How Toronto landlords use renovictions to force out tenants

It was a three-bedroom atop a quaint coffee shop on Bloor, just west of Dovercourt, with big windows, new hardwood floors, a living room and an office. At $2,500 a month, it wasn’t exactly a bargain, but as anyone who has apartment-hunted in Toronto over the past few years knows, the concept of what’s “affordable” is rapidly changing.

After spotting the listing on Bunz Home Zone, a Toronto Facebook group where members post rentals and look for potential roommates, Kaé Égalité, 27, and two friends moved into the unit in spring 2017. The roommates loved having an extra office they could use as a shared art studio and the queer-friendly vibe of the west-end neighbourhood. It quickly felt like home. But within five months, the owner sold the building, and two months after that, new landlords told Égalité they had to move out because the apartment was being converted into commercial space.

Initially, the roommates debated fighting the eviction at the Landlord and Tenant Board (LTB), but in the end, decided to accept the landlords’ offer to compensate each roommate with around $850 each if they moved out. “We thought either we go to the LTB hearing and if we lose, we don’t get anything. Or we can leave and get a bit of money to help with our moving costs,” says Égalité.

A month after moving out, Égalité was looking for a place on Bunz Home Zone when they saw a post advertising their former apartment. It definitely wasn’t an office space like the landlords had claimed. In fact, it didn’t look as if much had changed. There were new stainless-steel appliances, the nice hardwood floors had been replaced with newer ones and the radiators had been covered in ornate boxes. With these mostly aesthetic upgrades, the unit was listed for $3,600 – $1,100 more than what Égalité and their roommates had paid.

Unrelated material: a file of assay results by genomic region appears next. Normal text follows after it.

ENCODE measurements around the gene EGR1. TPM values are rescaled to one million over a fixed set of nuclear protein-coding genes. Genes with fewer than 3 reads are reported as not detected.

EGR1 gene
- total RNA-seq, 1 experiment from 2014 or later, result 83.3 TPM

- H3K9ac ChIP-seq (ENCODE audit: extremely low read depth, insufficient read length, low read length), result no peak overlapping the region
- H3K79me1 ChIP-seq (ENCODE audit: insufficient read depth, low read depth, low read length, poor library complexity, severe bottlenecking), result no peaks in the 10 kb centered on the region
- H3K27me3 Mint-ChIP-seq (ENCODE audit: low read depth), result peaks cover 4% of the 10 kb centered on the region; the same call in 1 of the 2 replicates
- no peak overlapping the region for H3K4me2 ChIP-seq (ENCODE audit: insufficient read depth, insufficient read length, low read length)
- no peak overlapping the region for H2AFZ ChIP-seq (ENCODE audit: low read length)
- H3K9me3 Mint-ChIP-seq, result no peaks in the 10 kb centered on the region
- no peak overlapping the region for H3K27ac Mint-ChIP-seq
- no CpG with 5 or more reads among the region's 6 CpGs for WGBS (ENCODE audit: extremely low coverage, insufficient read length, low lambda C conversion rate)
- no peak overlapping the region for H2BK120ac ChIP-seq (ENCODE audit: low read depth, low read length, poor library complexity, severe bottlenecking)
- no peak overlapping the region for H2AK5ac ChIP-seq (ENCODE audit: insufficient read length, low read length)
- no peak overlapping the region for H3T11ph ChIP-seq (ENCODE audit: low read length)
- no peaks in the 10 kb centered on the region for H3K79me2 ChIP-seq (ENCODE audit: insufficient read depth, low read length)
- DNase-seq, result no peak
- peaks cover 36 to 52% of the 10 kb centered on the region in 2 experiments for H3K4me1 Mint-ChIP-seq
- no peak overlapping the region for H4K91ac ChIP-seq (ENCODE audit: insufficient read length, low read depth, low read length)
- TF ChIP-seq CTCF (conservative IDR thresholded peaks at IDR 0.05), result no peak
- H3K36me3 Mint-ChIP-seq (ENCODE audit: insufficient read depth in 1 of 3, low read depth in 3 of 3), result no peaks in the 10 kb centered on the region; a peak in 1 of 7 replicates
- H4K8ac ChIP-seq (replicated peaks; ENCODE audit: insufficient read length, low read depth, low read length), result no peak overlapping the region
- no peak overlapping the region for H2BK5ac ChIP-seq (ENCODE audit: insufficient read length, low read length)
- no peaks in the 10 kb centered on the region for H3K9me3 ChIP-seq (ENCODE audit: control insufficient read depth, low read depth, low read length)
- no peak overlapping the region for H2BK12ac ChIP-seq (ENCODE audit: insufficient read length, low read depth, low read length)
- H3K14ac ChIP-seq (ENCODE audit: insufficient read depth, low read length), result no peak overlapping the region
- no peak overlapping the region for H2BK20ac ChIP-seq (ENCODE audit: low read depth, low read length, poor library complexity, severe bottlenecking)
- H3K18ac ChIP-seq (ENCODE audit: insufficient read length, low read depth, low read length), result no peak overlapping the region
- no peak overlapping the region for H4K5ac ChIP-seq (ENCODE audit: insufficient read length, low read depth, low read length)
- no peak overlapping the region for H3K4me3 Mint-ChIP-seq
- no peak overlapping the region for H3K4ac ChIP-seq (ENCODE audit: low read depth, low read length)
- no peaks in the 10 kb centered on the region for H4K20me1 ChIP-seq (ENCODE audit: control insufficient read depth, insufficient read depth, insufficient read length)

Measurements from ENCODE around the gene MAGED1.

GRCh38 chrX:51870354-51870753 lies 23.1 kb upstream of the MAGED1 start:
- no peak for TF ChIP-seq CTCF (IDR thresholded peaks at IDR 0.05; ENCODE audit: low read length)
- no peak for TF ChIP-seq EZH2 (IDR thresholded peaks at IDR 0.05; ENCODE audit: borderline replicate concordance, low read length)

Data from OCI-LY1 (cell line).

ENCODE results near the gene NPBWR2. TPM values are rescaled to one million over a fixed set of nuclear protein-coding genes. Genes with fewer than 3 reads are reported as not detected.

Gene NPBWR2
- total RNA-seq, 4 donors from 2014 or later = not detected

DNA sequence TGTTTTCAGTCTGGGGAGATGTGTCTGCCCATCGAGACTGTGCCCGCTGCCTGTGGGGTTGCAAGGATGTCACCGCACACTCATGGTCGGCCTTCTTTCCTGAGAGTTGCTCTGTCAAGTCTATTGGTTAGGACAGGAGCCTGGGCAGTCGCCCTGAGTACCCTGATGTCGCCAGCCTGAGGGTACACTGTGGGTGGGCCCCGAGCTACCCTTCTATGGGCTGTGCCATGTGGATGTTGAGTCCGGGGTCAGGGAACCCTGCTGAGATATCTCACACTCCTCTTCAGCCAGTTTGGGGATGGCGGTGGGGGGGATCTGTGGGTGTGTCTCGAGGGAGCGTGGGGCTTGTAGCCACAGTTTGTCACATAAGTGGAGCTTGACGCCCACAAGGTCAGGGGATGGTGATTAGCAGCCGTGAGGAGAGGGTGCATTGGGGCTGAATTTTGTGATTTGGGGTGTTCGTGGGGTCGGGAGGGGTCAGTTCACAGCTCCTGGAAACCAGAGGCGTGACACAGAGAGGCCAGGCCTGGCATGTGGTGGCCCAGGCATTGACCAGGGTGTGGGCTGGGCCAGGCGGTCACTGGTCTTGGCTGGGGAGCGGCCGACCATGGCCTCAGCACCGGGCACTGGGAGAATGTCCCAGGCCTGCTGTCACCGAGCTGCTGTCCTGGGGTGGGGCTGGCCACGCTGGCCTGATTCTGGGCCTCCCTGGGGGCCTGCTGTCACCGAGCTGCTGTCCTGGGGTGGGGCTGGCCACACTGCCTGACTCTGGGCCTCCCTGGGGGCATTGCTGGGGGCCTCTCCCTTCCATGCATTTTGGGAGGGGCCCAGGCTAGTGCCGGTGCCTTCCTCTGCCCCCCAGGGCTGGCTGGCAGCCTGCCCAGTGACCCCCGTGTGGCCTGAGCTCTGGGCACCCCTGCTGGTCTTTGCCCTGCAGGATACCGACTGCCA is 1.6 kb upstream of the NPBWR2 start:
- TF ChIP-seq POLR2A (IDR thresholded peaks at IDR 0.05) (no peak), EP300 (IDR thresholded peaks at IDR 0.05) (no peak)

Égalité had been renovicted.

“Renoviction” is when a landlord evicts a tenant under the guise of needing to complete major renovations requiring the tenants to move out, and then re-lists the apartment for more than the original rent. Technically, the evicted tenant has the right of first refusal to move back in after the renovations are complete without a substantial increase in rent, but there is no law in place to force landlords to contact the former tenant. Sometimes the tenant sees the listing again and realizes they were duped, but often they never find out.

In Toronto’s aggressive rental market, renovictions are one of the most popular ways landlords can evict tenants to make a massive profit. Geordie Dent, executive director of the Federation of Metro Tenants’ Associations (FMTA), says he’s seen a huge uptick in renovictions over the past couple of years.

“There’s a massive incentive for landlords to break the law, throw people out and jack up the rent,” says Dent. “It’s brazenly illegal, but there is a lot of money to be made.”

Typically, landlords can only legally raise the rent by a province-controlled percentage each year – for 2018, it was 1.8 per cent – so renovictions allow them to circumvent that.

Other common tactics used to push out low-rent tenants are personal-use evictions, where the landlord claims family is moving in, above-guideline rent increases, purposefully neglecting apartments or harassing long-term tenants so they’re forced to move out. On Bunz Home Zone and other Facebook groups like Ontario Tenants Rights and The BLT: Bad Landlords Toronto, all of which have thousands of members, there are daily posts asking for advice about illegal evictions.

Renovictions are part of Toronto’s rental market crisis. The vacancy rate is at less than one per cent (housing advocates say anything less than three per cent is unhealthy), and there are not enough affordable rental units being built to alleviate the pressure. We spoke with several Torontonians who have been faced with renovictions in the last two years. These are their stories, and how some of them were able to fight back.

https://nowtoronto.com/news/renovicted-toronto-rental-housing/